Georgetown women defeat Louisville in fight-marred game

By Kathy Orton
Washington Post Staff Writer
Sunday, January 17, 2010

The 24th-ranked Georgetown women's basketball team finally beat Louisville, winning 60-56 at McDonough Arena on Saturday afternoon. But the Hoyas' first win over the Cardinals will be remembered less for what happened during the game than for what happened before it.

A pregame melee involving players from both teams is being reviewed by the schools and the Big East conference. The fight was filmed by the television crew broadcasting the game.

The incident occurred during warmups. About an hour before the game, Louisville was running a lap around the court when one of the Georgetown players reportedly stuck out her foot and tripped a Louisville player. Words were exchanged and soon several players from both teams were throwing punches. Eventually, the sides were separated and order was restored.

Because the altercation took place more than 15 minutes prior to tip-off, the officials did not have jurisdiction over the event at the time. No technical fouls were assessed. Neither coach wanted to comment on the incident until talking to players and viewing the tape. Georgetown also refused to let its players talk about it.

"It's a Big East game. Emotions are high," Georgetown Coach Terri Williams-Flournoy said. "It got to a situation where it shouldn't have gotten to. . . . I don't know exactly what happened. I was doing [a TV interview]. I turned my head and saw it happening, both teams just kind of going at each other."

None of the contentiousness seemed to carry over into the game. Nonetheless, the officials blew their whistles early and often. Louisville (10-7, 2-2 Big East) reached seven fouls 8 1/2 minutes into the game. Georgetown (15-2, 4-0) was at seven three minutes later. The teams combined for 52 fouls and 59 free throws. Nine players finished with three or more fouls and three Louisville players fouled out.

The fouls, combined with poor shooting by both teams, made it an unsightly contest. Georgetown missed six of its first seven field goal attempts and 20 of its first 28. Aside from Shanice Fuller's short jumper that made it 27-21, the Hoyas scored all of their points off layups and free throws. They missed their first 10 shots from behind the arc and didn't make a three-pointer until Monica McNutt's long-range shot put them in front, 37-25. Georgetown made 30.4 percent of its shots overall and just 7.1 percent from three-point range.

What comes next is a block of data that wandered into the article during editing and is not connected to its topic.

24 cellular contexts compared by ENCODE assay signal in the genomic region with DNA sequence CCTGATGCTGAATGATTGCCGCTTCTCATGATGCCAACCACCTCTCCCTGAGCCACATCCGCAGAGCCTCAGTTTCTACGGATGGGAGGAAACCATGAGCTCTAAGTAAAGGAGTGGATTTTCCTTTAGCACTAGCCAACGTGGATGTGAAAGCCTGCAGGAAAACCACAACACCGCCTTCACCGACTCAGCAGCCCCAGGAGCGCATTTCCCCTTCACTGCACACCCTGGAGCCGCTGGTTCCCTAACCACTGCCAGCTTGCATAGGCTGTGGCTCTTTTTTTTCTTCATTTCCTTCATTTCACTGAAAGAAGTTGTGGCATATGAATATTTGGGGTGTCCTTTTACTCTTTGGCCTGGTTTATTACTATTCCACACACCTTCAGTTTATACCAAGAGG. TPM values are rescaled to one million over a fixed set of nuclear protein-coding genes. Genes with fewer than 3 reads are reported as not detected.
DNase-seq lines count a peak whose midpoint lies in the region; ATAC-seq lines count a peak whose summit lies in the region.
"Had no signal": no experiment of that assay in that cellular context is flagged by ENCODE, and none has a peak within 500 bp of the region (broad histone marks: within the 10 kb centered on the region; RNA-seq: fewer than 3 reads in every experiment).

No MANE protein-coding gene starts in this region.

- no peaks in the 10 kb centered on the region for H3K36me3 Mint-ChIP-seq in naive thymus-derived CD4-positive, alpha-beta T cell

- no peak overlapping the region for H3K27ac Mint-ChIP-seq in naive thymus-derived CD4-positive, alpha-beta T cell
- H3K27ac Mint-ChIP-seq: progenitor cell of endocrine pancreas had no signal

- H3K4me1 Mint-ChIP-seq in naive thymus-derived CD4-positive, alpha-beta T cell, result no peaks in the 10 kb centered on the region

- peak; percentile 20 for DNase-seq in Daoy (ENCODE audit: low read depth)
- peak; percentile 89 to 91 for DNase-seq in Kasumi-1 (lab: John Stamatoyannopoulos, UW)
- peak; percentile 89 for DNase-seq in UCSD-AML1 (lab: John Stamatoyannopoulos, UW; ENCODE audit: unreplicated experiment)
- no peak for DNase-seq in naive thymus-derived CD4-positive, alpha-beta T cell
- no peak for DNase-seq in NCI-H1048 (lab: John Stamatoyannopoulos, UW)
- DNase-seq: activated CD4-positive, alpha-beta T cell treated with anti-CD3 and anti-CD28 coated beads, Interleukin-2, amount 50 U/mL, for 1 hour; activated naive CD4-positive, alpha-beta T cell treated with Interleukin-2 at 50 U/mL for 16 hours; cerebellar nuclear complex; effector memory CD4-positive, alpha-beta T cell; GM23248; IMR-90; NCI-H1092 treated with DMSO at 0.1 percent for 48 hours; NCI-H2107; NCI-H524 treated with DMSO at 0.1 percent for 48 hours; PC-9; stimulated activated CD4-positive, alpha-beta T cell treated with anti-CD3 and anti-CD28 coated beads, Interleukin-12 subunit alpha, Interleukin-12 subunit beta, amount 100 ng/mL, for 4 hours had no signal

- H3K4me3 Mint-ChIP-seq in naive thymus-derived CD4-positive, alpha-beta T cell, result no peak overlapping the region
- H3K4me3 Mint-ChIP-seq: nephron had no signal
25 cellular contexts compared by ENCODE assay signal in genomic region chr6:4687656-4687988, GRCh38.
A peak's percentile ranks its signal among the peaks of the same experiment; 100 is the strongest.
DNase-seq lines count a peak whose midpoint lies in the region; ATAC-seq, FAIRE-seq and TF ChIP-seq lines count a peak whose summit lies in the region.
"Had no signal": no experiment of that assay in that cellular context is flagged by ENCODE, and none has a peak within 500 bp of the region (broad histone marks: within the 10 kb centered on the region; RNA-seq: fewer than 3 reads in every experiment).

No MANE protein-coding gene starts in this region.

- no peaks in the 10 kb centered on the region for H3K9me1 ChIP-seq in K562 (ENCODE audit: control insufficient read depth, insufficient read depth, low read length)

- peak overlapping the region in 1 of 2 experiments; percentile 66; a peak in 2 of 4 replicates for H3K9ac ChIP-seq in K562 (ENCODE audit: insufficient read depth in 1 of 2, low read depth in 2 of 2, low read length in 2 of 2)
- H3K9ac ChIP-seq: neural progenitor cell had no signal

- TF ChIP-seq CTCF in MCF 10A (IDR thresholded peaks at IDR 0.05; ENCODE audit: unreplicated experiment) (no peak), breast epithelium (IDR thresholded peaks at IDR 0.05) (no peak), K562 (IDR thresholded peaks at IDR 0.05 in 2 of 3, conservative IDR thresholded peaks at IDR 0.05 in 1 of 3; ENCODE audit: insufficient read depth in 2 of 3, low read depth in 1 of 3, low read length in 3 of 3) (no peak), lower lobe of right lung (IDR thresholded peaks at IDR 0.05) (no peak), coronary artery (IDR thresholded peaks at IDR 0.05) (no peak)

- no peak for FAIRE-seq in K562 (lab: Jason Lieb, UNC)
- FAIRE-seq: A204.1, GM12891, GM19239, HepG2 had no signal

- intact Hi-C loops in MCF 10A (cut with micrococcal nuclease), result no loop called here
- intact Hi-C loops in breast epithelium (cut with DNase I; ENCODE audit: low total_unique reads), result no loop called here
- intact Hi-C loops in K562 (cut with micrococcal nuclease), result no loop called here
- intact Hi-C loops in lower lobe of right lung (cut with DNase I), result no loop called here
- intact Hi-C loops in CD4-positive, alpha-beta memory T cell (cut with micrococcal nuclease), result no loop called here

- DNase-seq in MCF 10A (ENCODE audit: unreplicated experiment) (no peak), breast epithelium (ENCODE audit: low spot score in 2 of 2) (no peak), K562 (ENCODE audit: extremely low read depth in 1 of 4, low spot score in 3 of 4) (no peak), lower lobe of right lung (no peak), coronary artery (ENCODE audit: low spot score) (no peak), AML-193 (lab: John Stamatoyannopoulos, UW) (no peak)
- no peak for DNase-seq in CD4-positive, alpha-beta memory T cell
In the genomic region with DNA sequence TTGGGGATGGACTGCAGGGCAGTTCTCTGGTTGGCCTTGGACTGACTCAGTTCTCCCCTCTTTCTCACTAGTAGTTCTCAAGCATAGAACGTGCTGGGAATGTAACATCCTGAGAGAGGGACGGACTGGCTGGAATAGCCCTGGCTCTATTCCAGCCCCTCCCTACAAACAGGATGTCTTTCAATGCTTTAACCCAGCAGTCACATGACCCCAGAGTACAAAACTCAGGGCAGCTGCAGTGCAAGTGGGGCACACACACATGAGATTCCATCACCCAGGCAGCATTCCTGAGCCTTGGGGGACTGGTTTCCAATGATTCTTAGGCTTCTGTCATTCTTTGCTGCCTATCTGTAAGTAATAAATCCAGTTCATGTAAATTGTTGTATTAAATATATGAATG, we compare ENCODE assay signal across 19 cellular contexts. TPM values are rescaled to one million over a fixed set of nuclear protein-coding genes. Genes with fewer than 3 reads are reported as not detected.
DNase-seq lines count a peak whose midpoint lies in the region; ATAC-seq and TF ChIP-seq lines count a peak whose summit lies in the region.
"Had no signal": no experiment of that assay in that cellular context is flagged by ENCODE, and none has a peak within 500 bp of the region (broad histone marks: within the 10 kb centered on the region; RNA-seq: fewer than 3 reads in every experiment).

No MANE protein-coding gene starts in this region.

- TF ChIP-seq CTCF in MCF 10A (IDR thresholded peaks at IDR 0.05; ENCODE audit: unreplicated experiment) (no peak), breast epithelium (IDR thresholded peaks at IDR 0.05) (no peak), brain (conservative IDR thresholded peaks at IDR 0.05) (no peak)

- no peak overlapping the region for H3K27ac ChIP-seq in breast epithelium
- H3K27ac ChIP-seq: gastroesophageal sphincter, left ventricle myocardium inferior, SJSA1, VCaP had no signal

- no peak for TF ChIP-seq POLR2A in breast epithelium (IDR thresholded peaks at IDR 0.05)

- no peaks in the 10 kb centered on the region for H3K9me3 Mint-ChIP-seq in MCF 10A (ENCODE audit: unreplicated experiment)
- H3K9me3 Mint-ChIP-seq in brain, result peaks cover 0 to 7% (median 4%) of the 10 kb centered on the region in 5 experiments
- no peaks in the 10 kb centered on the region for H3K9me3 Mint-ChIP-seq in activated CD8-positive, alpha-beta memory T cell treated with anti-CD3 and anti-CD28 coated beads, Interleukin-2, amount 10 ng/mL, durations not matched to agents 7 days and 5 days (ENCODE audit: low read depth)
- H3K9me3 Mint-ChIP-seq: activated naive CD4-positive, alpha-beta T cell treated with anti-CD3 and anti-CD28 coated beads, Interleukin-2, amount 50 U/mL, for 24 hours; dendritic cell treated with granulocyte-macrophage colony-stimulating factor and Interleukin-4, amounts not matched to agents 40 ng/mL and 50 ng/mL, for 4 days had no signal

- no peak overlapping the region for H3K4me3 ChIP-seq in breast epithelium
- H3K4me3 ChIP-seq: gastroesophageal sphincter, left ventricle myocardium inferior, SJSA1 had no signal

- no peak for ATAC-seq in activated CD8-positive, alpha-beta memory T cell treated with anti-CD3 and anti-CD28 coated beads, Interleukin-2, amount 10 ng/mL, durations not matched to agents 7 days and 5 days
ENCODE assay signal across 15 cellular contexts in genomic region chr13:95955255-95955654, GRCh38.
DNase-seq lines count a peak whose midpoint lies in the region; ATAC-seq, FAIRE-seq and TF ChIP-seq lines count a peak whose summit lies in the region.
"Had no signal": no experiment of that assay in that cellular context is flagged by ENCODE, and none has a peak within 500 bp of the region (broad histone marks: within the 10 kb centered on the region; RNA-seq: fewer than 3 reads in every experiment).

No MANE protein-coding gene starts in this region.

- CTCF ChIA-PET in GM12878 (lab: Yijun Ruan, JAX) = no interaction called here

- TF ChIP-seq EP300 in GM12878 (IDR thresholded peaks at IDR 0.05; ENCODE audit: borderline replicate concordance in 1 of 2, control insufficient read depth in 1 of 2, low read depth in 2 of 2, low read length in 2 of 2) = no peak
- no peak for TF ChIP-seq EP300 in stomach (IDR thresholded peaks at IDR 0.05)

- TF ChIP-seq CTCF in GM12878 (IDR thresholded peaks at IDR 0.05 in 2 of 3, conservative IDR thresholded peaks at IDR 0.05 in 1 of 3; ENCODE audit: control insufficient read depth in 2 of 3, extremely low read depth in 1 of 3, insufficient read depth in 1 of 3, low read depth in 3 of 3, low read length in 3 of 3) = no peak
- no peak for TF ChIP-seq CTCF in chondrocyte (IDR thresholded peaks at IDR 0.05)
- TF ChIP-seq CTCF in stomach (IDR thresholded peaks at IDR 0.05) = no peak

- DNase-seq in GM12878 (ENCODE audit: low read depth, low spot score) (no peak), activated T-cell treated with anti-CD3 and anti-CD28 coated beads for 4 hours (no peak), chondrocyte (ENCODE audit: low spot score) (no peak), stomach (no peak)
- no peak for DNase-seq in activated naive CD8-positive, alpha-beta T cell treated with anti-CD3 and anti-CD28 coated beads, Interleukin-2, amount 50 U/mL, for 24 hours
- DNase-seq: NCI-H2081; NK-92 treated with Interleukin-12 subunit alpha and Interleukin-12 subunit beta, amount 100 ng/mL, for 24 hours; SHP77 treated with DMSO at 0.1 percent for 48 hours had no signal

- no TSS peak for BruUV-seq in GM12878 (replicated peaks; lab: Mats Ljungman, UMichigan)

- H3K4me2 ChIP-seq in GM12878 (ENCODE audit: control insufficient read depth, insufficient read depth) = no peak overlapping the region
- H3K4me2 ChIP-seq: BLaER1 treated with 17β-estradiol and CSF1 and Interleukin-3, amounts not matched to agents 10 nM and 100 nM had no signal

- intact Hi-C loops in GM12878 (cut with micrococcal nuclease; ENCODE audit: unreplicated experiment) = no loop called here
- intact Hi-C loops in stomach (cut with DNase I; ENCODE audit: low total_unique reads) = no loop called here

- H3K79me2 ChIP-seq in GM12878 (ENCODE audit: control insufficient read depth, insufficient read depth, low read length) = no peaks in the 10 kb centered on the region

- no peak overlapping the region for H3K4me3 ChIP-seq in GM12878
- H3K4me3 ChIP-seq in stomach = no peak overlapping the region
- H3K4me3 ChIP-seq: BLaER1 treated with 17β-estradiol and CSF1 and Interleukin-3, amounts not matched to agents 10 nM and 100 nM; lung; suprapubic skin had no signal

Freshman guard Sugar Rodgers, the Big East's leading scorer at 19 points per game, led the Hoyas with 13 points on 6-for-20 shooting.

Louisville, last year's NCAA tournament runner-up, was undone by its carelessness with the ball. The Cardinals had 30 turnovers, which led to 33 points for Georgetown.

After the Hoyas took a 41-25 lead on McNutt's free throws, Becky Burke made three three-pointers and Louisville turned over the ball just once during a six-minute period to pull to 52-48 with just less than five minutes remaining.

A three-point play by Monique Reed (15 points) and a layup by Keshia Hines (15 points, 12 rebounds) gave Louisville its first lead since early in the game. It lasted only 34 seconds. Georgetown's Jaleesa Butler was fouled trying to put back an errant shot and made both her free throws to put the Hoyas back in front.

Trailing by two with 3.6 seconds remaining, Louisville tried to inbound the ball but threw it out of bounds. Georgetown threw the ball into Latia Magee, who was fouled and sank both her free throws to seal the Hoyas' first win against the Cardinals in five tries. The victory also extended their winning streak to a program-record 14 games.

"I think it's just exciting winning, period," Magee said. "We've done a lot of big things this year. We've beaten a lot of teams. . . . Just to get the win, period, is really exciting."

© 2010 The Washington Post Company